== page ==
New data from Swaziland, a tiny country in southern Africa, provide some of the most convincing evidence yet that aggressively ramping up treatment for HIV/AIDS work on a population level to cut the rate of new infections. The kingdom has had one of the worst HIV/AIDS epidemics in the world, but since 2011, its massive scale-up of testing and treatment has slashed the rate of new infections by 44%.
Several studies have firmly established that when antiretroviral drugs (ARVs) are taken consistently they drive the level of HIV in the blood down below the level of detection on standard tests. In response, the risk of an infected person transmitting the virus plummets. This led to the concept of so-called treatment as prevention, and mathematical models suggest that if 73% of a population suppresses their virus, new infection rates will nose-dive and epidemics can sputter out. But many questions remain about this theory, especially after a report last year showed that Botswana had come close to hitting this target without seeing much impact on its rate of new infections.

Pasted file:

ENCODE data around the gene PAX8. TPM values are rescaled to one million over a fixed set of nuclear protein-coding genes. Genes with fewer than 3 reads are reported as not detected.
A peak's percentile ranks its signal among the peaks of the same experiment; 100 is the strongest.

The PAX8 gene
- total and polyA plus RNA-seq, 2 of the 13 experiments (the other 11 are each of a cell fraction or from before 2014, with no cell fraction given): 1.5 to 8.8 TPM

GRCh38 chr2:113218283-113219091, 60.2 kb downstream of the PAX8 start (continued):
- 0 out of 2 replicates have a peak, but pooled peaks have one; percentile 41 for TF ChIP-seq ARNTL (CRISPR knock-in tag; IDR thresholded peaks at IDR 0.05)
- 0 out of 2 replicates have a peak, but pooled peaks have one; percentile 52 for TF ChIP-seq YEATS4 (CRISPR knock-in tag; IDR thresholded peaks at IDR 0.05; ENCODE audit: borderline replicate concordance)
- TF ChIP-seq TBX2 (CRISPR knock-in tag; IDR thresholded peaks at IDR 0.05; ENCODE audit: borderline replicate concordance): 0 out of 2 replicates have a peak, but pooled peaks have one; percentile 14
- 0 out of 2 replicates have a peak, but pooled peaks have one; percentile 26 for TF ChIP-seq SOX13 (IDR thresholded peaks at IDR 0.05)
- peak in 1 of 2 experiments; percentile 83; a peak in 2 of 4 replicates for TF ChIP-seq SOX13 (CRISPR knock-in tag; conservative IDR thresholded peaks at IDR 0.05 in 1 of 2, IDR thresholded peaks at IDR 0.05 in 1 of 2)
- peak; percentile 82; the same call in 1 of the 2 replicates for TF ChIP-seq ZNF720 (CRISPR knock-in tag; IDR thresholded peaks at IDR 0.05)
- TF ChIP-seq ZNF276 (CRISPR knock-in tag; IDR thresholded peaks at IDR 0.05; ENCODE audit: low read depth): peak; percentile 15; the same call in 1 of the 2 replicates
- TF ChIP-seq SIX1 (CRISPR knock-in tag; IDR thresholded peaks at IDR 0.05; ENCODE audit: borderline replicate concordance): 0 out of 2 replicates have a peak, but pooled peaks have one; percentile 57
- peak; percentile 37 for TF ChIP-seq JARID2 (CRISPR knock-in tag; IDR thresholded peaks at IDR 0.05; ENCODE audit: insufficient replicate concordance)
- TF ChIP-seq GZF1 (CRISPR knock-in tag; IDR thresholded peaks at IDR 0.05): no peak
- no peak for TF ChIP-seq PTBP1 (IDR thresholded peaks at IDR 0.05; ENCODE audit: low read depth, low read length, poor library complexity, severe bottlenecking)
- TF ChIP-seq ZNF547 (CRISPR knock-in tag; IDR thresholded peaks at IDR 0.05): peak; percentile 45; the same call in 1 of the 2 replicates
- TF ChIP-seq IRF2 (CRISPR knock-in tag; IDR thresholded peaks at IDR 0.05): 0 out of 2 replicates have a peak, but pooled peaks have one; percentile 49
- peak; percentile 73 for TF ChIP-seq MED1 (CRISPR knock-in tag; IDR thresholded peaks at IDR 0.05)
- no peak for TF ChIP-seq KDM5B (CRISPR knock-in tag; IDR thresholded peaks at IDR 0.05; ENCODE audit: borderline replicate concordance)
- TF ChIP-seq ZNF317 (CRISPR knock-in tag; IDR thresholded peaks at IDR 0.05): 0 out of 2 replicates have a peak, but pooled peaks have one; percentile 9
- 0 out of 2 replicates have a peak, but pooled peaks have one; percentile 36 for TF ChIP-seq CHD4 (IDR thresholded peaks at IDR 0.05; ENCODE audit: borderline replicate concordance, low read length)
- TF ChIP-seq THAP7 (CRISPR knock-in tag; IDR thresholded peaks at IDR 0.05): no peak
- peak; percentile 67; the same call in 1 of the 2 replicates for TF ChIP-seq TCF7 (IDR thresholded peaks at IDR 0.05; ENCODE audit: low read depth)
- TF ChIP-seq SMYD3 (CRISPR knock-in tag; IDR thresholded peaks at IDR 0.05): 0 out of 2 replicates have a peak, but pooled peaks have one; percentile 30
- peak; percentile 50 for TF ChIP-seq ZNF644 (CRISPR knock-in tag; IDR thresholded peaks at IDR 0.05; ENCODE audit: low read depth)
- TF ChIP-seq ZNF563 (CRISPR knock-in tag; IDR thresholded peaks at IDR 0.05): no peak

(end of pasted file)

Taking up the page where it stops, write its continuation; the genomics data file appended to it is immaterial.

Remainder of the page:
New data presented here at the International AIDS Society’s (IAS’s) international conference show Swaziland, a landlocked country of 1.45 million people that’s bordered by South Africa and Mozambique, has made “remarkable progress,” said Velephi Okello from the country’s Ministry of Health in Mbabane.
As Okello explained, a survey in 2011 showed that 32% of the Swazi population between the ages of 18 and 49 was living with HIV—the highest prevalence of any country in the world. At the time, only 72,402 of those people were receiving ARV treatment. Only 34.8% of the infected population had suppressed the virus. The rate of new infection, or incidence, was 2.5% per year.